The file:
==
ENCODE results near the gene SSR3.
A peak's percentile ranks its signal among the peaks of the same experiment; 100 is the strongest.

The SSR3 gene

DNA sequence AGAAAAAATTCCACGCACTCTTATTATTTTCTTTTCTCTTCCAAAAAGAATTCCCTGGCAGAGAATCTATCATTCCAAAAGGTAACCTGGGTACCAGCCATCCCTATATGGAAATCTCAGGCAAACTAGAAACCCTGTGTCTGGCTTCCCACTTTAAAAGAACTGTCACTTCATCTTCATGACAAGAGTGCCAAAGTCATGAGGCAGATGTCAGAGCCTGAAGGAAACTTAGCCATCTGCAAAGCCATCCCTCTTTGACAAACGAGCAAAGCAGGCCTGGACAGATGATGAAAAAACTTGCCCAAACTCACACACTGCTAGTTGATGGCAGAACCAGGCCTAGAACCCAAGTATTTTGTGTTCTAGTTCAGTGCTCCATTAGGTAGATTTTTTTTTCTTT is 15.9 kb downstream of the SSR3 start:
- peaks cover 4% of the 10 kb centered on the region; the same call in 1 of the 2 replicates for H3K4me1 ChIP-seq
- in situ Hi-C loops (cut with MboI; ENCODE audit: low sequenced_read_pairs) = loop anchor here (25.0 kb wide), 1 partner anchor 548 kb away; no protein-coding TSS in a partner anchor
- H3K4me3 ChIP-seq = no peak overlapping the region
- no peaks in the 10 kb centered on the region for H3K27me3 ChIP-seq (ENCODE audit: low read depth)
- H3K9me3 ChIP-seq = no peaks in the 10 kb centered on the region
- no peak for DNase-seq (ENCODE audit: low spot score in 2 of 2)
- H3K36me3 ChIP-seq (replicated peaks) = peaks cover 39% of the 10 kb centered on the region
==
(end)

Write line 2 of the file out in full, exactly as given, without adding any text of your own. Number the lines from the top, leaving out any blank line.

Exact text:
A peak's percentile ranks its signal among the peaks of the same experiment; 100 is the strongest.